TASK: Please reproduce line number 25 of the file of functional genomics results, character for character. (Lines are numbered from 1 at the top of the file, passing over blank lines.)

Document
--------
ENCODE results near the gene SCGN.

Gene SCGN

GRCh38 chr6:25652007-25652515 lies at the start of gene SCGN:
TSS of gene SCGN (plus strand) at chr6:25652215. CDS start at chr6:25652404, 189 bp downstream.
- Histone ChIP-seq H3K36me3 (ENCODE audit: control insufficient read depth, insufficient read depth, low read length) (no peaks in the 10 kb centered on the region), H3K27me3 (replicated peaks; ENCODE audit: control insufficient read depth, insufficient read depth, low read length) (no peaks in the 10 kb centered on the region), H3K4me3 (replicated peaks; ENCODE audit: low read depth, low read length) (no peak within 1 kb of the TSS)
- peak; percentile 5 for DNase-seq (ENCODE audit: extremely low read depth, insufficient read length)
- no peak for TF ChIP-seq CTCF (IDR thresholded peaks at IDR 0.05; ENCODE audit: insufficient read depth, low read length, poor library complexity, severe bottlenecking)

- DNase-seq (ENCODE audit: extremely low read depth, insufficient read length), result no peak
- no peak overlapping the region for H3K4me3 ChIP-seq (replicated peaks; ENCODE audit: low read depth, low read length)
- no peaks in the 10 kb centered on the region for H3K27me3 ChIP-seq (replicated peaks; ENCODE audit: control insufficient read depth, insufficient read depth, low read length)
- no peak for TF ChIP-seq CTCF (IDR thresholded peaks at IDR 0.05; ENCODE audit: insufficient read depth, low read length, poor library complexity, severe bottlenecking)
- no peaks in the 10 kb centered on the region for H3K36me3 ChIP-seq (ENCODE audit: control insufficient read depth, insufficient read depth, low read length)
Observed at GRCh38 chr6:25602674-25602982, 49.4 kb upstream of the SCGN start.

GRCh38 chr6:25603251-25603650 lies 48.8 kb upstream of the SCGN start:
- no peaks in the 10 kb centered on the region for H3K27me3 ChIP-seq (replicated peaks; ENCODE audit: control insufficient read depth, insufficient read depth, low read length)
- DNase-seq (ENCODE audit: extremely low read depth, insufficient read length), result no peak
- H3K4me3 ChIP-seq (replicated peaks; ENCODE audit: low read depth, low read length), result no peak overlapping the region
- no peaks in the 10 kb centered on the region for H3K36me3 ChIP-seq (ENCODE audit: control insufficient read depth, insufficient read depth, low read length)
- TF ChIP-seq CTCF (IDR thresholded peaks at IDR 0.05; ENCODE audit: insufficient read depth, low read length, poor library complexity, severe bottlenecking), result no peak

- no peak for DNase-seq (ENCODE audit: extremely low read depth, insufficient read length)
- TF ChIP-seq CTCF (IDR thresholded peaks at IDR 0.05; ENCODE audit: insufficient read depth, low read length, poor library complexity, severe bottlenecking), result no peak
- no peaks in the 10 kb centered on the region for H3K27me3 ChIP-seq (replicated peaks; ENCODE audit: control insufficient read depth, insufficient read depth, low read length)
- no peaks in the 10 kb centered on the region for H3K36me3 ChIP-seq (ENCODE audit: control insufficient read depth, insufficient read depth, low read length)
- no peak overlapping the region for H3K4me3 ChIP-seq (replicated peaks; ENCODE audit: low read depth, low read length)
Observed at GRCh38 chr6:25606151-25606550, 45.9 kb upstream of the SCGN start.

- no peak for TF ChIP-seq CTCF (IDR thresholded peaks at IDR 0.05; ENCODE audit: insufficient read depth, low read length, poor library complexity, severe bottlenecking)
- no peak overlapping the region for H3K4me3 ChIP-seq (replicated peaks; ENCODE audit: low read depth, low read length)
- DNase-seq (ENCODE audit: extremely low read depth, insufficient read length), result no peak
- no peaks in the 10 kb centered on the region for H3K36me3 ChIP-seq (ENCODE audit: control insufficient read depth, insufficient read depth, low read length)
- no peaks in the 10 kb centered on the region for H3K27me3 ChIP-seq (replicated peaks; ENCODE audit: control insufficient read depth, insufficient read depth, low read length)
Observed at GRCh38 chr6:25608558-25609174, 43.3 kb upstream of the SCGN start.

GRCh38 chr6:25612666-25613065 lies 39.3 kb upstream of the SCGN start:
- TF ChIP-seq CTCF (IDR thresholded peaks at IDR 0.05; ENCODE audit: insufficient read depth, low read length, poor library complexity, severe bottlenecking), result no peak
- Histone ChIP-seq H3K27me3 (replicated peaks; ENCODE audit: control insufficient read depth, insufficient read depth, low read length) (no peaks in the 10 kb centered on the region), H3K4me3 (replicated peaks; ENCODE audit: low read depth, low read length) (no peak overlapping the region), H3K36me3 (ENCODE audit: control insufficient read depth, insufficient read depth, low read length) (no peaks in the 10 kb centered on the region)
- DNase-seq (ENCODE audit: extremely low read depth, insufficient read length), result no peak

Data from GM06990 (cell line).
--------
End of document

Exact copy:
Observed at GRCh38 chr6:25606151-25606550, 45.9 kb upstream of the SCGN start.